3.3 Steganography by employing inter prediction

The inter prediction makes use of the temporal redundancy by providing references from one or more previously encoded frames for effective encoding in videos. In order to acquire the precise motion vectors, H.264/AVC adopts the quarter-pixel precision for motion compensation and the last two bits of the motion vectors represent the quarter units of motion vectors. In our scheme, we basically employ the last bit of motion vectors for effective information hiding and try to avoid affecting the coding performance severely. Because the motion vectors of neighboring partitions are often highly correlated, after determining the motion vectors by motion estimation, H.264/AVC predicts the motion vector from the nearby, previously coded partitions to obtain a predicted motion vector, MV predicted. The difference between the current motion vector, MV current, and MV predicted will be calculated and encoded. The motion vector difference is termed ”MVD” and formed in the same way at the decoder.

A straightforward implementation of information hiding by using inter prediction is to substitute the quarter unit of motion vector directly. However, this approach may lead to the degradation of coding performance considerably because of the increased inter residuals by the relatively inaccurate motion compensation. Since the transcoding is always applied in our scheme for the information embedding, the Sum of Absolute Difference (SAD) of the investigated/candidate motion vectors with their LSB being equal to the hidden bit will be available. Therefore, a more delicate method is to examine these SAD values to determine a good motion vector for hiding the two bits in the horizontal and vertical direction. Here, we illustrate the performance of this approach by using a fixed QP = 30 to encode the 300-frame CIF video “Container”. Table 2 shows the effect of bit-stream size increment of encoded elements. Although the payload of embedding can reach 24,920 bytes, the size of increment in such elements as “Luma from Inter” and “MVD” is still huge. The enlarged “MVD” indicates that the resulting motion vectors carrying the secret message are less regular with their neighboring motion vectors so more bits are required for coding MVD. The data size of “Else” in Table 2, which indicates the data volume in the headers, is decreased by around 40% instead because the coding structure is affected by the increased MVD.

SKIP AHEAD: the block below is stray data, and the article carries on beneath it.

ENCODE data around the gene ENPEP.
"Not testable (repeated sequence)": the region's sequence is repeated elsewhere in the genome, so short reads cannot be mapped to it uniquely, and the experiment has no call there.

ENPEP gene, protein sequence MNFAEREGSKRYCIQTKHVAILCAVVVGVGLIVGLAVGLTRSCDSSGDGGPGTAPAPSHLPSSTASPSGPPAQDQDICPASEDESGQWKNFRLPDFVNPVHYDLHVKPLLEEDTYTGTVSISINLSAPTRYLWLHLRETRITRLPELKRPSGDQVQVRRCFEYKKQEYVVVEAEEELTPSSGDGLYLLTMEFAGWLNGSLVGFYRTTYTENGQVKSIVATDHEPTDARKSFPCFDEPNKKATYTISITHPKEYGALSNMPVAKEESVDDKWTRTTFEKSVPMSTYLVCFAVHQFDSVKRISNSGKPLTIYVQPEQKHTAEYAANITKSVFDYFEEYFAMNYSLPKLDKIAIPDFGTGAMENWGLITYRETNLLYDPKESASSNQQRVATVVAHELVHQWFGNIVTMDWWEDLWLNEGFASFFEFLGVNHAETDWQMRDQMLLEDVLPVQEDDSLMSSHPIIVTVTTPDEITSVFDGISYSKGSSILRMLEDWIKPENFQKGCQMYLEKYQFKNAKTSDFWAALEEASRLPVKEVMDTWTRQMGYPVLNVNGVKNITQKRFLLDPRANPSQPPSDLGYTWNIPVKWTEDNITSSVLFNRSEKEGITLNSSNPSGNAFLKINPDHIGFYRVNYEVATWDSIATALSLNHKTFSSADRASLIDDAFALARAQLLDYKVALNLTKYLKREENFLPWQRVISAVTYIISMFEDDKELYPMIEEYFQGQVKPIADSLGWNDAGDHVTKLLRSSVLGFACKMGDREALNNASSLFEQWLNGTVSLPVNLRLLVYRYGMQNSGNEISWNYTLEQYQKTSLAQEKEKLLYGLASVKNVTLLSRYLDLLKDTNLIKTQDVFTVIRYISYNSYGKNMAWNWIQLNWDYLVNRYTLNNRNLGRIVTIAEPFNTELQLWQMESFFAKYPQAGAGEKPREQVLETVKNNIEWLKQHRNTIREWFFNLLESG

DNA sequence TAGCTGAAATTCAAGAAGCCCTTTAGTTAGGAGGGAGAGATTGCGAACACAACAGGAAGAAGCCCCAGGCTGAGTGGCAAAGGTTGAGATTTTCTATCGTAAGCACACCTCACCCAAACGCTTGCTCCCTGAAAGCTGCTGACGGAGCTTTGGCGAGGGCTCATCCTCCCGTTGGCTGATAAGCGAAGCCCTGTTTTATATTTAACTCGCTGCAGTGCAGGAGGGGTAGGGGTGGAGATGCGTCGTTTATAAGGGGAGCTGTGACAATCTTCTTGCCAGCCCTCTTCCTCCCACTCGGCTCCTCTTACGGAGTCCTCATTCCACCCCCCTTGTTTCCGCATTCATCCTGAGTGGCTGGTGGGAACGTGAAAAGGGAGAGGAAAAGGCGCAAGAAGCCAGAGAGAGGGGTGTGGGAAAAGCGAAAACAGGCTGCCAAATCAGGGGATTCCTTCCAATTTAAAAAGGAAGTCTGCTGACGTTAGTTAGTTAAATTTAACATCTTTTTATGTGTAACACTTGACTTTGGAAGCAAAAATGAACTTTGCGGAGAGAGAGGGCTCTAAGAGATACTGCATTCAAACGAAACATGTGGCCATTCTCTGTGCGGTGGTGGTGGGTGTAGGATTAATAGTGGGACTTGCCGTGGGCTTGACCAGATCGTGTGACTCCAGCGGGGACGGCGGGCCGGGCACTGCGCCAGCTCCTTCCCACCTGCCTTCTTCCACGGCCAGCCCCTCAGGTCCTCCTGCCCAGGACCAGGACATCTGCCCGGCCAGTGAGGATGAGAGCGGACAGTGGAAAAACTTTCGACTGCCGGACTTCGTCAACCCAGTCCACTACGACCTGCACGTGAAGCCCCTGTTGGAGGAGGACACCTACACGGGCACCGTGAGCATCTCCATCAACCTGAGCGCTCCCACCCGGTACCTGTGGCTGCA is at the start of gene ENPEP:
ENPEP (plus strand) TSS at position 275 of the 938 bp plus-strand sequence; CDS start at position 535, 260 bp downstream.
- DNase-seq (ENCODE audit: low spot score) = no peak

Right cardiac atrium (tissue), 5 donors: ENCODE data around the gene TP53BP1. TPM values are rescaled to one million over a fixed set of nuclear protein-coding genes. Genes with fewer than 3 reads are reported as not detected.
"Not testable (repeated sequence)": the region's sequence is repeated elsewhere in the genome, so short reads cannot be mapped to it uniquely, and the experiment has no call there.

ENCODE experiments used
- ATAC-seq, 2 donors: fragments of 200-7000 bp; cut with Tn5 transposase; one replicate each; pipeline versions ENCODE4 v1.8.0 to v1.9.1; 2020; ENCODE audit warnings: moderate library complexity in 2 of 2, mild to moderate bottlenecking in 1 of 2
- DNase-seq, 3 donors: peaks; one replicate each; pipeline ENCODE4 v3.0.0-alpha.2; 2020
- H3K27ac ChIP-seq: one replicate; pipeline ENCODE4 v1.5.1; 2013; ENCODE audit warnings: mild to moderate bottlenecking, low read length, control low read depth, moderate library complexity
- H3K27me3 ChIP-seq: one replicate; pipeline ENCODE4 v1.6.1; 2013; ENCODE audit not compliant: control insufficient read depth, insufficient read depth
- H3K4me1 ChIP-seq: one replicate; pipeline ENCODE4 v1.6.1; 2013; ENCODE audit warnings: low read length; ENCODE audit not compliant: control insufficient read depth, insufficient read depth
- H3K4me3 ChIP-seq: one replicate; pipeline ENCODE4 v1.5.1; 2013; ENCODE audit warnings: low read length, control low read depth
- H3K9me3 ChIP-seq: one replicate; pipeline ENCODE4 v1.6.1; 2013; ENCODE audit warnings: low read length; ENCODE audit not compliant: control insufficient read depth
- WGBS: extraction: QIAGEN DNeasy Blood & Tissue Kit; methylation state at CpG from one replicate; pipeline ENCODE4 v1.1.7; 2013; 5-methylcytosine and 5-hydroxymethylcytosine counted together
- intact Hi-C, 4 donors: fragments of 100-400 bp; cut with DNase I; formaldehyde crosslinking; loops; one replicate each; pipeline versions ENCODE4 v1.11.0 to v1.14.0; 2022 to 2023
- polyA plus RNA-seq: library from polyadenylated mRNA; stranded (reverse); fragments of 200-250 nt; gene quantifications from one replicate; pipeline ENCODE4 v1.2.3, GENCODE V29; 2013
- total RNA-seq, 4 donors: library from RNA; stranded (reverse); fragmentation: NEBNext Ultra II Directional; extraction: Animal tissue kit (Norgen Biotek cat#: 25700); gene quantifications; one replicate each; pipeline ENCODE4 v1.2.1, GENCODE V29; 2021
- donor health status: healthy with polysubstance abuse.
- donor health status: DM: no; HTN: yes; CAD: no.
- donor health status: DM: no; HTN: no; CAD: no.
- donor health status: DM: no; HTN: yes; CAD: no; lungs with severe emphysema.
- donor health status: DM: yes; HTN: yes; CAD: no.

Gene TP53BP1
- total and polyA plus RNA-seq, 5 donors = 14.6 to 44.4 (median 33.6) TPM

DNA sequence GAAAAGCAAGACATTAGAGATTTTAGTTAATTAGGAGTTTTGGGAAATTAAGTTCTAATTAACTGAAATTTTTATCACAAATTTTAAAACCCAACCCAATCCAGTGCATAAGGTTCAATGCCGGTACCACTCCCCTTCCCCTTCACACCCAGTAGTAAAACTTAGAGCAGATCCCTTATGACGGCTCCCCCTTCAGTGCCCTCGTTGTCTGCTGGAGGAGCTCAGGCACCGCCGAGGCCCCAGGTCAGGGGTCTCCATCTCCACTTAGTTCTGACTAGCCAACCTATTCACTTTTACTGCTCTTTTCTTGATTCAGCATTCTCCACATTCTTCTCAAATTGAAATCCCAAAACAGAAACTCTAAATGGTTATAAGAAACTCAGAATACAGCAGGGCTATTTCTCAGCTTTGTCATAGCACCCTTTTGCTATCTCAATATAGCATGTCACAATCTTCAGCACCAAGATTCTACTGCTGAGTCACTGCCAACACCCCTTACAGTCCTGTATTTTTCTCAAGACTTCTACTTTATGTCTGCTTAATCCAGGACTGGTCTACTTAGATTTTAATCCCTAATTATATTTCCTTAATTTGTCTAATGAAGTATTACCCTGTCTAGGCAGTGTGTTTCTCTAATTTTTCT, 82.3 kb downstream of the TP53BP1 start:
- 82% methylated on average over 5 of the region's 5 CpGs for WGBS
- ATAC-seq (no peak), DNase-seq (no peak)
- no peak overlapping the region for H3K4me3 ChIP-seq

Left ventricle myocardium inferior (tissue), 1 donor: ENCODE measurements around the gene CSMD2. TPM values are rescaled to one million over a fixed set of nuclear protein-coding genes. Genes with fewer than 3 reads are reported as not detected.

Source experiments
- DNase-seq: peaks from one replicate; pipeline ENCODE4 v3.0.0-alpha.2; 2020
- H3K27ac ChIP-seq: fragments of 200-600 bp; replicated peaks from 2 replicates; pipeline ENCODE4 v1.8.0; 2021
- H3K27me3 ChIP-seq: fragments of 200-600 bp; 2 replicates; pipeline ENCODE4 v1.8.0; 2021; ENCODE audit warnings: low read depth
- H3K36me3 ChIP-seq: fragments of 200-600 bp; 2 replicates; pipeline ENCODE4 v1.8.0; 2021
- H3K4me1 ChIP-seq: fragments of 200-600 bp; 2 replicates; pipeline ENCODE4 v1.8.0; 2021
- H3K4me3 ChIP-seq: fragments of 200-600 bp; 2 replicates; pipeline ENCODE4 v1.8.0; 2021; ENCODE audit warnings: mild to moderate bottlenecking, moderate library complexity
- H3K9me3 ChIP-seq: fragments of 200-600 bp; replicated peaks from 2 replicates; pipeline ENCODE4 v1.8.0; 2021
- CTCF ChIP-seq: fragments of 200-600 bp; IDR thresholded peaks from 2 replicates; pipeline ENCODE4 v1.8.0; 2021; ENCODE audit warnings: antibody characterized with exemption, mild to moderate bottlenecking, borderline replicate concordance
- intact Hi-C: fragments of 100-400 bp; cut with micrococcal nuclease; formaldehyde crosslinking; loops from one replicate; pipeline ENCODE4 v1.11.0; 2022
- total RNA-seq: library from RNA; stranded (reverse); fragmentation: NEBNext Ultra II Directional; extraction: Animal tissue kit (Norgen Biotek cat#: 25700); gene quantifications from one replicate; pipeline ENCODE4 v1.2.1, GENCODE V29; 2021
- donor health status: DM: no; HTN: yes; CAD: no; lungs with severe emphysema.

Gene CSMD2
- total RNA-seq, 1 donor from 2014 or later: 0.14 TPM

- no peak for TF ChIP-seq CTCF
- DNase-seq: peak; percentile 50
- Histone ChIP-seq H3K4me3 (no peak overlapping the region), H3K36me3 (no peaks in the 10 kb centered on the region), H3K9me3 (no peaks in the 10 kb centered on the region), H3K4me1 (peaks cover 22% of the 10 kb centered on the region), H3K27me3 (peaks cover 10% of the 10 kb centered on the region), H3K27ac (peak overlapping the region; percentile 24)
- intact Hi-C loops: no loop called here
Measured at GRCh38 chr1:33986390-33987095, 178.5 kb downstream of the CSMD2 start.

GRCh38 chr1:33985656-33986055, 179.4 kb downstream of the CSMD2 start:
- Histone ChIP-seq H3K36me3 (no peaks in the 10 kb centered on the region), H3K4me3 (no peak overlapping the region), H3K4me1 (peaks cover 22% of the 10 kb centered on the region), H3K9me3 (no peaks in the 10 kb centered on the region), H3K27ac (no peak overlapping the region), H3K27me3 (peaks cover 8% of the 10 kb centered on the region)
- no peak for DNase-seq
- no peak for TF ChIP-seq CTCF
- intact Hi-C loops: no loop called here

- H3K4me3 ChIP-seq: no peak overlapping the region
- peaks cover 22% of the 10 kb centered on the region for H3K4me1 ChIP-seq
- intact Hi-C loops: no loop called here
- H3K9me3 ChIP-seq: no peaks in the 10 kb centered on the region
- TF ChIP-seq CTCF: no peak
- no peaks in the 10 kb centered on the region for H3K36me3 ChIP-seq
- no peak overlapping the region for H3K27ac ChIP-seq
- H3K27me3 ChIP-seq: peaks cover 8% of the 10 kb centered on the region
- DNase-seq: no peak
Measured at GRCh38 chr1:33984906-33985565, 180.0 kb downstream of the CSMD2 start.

Table 2

The data size increment of each element caused by MV embedding (container video; fixed QP = 30)

Encoded element

Number of bytes in transcoded file

Number of bytes in embedded file

Increment (%)

Luma from intra

136,490

147,443

8.02

Luma from inter

143,390

528,442

268.53

Chroma

15,569

17,898

14.95

MVD

16,395

74,070

351.78

Intra 4 × 4 mode

16,994

18,172

6.93

Else

40,485

24,659

−39.09

All

369,323

839,549

127.32